In my previous blog from a former life, I explained how my birth family reunion came to be and how my adoptive parents played such a big part in my decision to pursue birth family search. I would not have had it any other way, because I think it was really important for them to see how the whole thing unfolded. It would have been a tough phone call home to say, “Guess what? I found my birth family!” if they had no idea of how the process worked or any knowledge of my search.
As most adoptees are, I was very careful with how I proceeded through the BFS (birth family search) because I never wanted my family stateside to feel that I was ungrateful or unhappy. It really breaks my heart to hear stories of adoptees who either wait too long (after parents have passed) to pursue BFS or of families who misunderstand the adoptees’ heart in “why” they are in curious to know the details of their origin. I do believe it is the adoptee’s right to have this information if they so desire, but I certainly understand the adoptee’s tough position in trying to walk the tightrope without stepping on anyone’s toes. Adoption can be messy, and no time is this more obvious than during BFS.
Adoption can be messy, and no time is this more obvious than during birth family search.
For the first 23 years of my life, my adoptive parents were pretty persistent in trying to pique my interest, at least, in Korean things, if not my Korean birth family. I was dead-set against it. Once the BFS process began and we were waiting to hear from the agency, they felt the whole range of emotions that I felt. Anticipation, fear of the unknown, excitement at the prospects. Once I called to say, “They’ve been found,” nobody was more delighted than my adoptive parents. I was (and still am) so blessed to have their unwavering support. They couldn’t wait to hear all about our first visit and subsequent weekend together.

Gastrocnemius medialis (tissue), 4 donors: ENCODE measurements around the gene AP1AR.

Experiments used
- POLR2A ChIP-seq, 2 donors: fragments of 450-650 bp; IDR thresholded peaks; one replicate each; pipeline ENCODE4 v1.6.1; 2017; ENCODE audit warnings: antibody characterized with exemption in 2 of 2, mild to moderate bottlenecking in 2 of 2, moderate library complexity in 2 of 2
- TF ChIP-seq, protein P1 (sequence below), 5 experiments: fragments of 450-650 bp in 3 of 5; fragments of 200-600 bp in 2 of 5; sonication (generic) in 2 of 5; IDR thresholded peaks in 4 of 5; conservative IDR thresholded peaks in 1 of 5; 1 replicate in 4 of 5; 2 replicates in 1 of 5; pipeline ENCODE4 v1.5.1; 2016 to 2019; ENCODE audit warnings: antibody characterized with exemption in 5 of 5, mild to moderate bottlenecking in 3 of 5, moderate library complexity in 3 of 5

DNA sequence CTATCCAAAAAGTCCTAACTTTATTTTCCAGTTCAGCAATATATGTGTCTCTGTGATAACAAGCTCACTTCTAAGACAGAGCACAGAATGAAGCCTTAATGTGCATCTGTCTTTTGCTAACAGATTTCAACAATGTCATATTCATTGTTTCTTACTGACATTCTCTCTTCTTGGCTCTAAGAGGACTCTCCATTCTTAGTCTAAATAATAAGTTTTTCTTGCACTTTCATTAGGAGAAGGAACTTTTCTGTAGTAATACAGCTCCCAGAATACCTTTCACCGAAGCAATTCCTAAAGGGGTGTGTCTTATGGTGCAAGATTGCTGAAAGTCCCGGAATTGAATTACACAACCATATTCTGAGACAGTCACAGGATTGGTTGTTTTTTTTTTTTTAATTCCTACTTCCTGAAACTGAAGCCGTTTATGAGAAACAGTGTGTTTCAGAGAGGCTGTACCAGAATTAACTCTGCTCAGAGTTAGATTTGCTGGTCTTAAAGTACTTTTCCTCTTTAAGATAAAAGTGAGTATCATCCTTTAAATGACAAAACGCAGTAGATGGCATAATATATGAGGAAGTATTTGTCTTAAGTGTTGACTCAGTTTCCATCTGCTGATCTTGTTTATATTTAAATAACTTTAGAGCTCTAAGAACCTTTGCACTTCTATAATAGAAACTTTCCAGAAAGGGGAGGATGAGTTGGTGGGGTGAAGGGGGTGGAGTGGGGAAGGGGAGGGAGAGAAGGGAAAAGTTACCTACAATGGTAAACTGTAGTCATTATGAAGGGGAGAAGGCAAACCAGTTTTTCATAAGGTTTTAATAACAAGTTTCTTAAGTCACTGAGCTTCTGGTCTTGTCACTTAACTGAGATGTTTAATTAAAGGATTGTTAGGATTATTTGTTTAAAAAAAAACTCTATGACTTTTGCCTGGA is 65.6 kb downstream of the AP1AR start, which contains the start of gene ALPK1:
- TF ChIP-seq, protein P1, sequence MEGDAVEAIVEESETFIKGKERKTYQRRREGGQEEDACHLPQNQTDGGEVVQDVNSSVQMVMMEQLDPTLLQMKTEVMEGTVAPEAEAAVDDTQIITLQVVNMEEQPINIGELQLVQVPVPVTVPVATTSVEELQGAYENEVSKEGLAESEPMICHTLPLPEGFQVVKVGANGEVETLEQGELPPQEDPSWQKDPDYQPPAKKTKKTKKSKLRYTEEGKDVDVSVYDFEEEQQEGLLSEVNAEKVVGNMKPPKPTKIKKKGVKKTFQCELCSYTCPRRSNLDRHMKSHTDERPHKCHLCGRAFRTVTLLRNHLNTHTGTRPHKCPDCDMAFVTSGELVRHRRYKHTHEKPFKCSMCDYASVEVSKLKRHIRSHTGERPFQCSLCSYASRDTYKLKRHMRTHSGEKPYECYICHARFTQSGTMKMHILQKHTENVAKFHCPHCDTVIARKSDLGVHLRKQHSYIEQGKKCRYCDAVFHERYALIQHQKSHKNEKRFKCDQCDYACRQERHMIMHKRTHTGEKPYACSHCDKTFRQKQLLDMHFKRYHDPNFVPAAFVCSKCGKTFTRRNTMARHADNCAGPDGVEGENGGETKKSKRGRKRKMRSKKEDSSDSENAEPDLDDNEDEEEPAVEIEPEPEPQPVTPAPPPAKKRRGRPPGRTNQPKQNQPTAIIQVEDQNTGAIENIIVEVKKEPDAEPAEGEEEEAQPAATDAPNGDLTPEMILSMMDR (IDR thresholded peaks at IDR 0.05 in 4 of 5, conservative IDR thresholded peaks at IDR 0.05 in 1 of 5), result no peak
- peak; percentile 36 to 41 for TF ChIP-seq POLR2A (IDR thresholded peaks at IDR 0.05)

After that first weekend, I called home to give all the details. I was excited. I had lived through a really momentous occasion. I had a whole other family that had been waiting for me in Korea. I told my parents everything. They were excited for me and they soaked up all the information. Once we hung up though, I had a nagging feeling. Had I said something wrong? They were smiling and happy but I could tell something was bothering them. Of course, we were all feeling a wide range of emotions, but was there something else I was missing? Hadn’t they been the ones encouraging me to do this search all along?
It didn’t take long to figure it out. In our next conversation, Mom laid it out. “We are so happy for you and so excited you have met your birth family. But…” Oh goodness. But what? I held my breath. “We have been talking and it is very difficult for us to hear you call them Mom and Dad. We are your Mom and Dad.”
“It is very difficult for us to hear you call them Mom and Dad.”
Ohhh…of course! It made perfect sense, didn’t it? She was right. They were my Mom and Dad. My only Mom and Dad. It had always been that way and my birth family reunion didn’t change that. But, getting down to semantics, how could I refer to my birth parents?
We worked together to figure out the solution. My birth parents would always be omma and appa. It was respectful to everyone. It helped distinguish who was who and gave each person their own, proper title.
I was so glad my parents approached me about this. I never wanted to hurt them, but in my excitement with all that was happening, I had been unable to see the situation from their perspective. Rather than let the issue fester and become a big problem, they addressed it and we figured it out.
Our situation is unique and it requires a lot of give and take from all parties. I am 딸 ddal to 엄마 Omma and 아빠 Appa and daughter to Mom and Dad. But as long as we keep the dialogue open and work to create a healthy environment, it is possible for me to happily coexist in both families – as a Casey and a Jeon.
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